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‘Conciliatory’ Castro Seeks Talks on Nicaragua, Congressman Says

January 18, 1985

WASHINGTON (AP) _ A ″conciliatory″ Fidel Castro has expressed willingness to hold negotiations on Nicaragua with the United States, says a congressman who met with the Cuban leader this week.

Rep. Bill Alexander, D-Ark., told a news conference Thursday shortly after returning from Cuba that Castro suggested a stalemate in Central America could be broken.

″Castro said in no uncertain terms he is willing to sit down and have talks with the United states on a peaceful political settlement to the situation in Nicaragua,″ Alexander said.

Alexander and Rep. Jim Leach, R-Iowa, spent six days in Cuba, visiting with government officials and businessmen. He and Leach met three times with the Cuban leader, with the last set of talks Wednesday including Rep. Mickey Leland, D-Texas, who had arrived in Havana last week. Alexander described the mood as ″very conciliatory.″

″There was a general atmosphere of reduced tension between the United States and Cuba which was too conspicuous to ignore,″ Alexander said.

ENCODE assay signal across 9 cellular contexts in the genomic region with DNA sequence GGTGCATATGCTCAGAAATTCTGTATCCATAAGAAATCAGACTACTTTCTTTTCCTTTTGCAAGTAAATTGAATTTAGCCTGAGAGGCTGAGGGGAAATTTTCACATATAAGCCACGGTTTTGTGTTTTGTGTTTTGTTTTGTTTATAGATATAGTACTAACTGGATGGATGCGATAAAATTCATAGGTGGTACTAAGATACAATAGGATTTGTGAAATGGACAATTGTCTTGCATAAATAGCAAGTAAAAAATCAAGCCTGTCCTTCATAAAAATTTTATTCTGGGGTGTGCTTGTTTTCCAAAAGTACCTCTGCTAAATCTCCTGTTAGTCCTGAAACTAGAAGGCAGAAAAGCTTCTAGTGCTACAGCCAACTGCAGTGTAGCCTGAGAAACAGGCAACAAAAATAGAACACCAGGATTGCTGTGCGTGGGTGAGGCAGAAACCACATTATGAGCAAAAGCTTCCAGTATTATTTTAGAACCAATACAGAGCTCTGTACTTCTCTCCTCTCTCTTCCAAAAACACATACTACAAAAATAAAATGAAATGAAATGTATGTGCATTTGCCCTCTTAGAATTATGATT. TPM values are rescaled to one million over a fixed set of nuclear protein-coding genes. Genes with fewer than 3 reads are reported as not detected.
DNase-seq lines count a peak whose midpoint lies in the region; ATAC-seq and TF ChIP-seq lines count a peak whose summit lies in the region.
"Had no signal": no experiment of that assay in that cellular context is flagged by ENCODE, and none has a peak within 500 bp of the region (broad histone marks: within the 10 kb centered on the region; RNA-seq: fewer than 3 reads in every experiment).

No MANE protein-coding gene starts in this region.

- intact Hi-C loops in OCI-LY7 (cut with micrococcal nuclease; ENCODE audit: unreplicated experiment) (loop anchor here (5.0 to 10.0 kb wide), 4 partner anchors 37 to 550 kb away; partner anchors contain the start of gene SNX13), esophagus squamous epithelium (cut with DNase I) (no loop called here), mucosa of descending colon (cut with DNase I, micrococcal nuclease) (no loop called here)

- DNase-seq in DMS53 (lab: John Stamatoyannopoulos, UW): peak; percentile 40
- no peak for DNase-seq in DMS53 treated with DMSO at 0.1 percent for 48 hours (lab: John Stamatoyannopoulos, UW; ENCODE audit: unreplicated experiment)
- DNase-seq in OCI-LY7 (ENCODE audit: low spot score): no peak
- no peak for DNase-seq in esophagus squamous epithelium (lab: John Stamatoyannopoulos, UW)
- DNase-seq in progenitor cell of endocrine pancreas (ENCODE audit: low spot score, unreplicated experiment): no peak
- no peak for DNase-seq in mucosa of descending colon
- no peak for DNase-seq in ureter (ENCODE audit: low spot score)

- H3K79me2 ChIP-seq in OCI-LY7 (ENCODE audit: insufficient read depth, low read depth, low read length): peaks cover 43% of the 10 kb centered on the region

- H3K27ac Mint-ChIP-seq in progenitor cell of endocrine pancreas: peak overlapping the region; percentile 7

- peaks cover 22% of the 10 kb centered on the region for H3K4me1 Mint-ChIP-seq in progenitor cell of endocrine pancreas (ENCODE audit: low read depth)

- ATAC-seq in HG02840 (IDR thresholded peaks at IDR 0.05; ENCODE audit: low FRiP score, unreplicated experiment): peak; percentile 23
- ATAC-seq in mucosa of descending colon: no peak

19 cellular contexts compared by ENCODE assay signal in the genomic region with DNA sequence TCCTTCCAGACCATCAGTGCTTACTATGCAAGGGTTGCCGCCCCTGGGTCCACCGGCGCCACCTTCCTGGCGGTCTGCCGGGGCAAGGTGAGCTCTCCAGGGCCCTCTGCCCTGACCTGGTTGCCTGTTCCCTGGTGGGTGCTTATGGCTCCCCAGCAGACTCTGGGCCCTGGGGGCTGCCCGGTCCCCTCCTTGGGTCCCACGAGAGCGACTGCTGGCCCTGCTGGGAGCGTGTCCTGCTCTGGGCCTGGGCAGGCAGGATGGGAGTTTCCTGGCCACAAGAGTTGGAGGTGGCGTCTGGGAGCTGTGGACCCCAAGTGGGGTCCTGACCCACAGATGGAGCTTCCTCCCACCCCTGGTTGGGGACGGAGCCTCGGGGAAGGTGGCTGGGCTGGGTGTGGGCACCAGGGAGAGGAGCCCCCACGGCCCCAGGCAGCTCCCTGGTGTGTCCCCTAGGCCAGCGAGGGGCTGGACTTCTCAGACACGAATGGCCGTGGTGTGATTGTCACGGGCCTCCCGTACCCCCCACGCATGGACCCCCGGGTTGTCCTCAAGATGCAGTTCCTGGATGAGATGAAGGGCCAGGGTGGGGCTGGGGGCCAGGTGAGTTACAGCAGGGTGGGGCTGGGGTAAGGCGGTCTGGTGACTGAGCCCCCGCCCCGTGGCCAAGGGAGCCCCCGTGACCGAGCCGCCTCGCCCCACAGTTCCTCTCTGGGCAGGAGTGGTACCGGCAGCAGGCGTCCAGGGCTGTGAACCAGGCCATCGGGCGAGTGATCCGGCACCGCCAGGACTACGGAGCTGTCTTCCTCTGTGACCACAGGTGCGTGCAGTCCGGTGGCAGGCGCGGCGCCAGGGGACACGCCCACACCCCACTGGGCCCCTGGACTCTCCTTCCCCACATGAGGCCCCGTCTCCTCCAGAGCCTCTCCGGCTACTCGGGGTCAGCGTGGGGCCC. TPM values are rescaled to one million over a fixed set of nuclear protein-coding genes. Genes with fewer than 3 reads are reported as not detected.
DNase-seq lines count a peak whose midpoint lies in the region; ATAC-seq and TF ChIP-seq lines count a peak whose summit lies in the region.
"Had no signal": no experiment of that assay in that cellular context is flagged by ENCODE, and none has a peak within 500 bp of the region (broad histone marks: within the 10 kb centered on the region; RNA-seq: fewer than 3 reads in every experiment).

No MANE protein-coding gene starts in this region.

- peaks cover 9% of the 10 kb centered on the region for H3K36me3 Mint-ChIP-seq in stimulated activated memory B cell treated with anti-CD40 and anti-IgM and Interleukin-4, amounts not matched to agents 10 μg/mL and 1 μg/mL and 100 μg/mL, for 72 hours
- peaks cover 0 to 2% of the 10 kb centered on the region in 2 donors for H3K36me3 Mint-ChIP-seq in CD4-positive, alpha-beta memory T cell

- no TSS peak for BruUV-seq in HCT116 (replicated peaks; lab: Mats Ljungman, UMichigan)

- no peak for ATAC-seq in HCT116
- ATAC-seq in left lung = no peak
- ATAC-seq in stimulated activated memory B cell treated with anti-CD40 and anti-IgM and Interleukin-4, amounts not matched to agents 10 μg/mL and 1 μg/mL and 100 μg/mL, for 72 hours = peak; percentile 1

Alexander, who visited Cuba in August, said at that time, Castro ″kept his distance″ when asked about using his influence with the Sandinistas to help secure a settlement in Nicaragua. But this time, he said, ″Castro demonstrated a presence as an interested party in the Central America issue.″

Castro ″made it very clear he wanted to cooperate in the process of negotiations,″ Leach said.

″My sense is that Castro has reached a decision that lessening of tension is in the interests of both″ Cuba and the United States, said Leach.

Alexander said Castro also indicated ″a very strong willingness and desire″ to cooperate with efforts to mediate in Angola. He said other topics for talks between the United States and Cuba might include arms control, radio interference, and the co-existence of capitalism and communism.

He also quoted Castro as saying an agreement to take back ″undesirable″ Cuban refugees from the United States was a positive step.

But Alexander said Castro balked at the suggestion he release political prisoners, ″because of the possibility they might be plotting his overthrow.″

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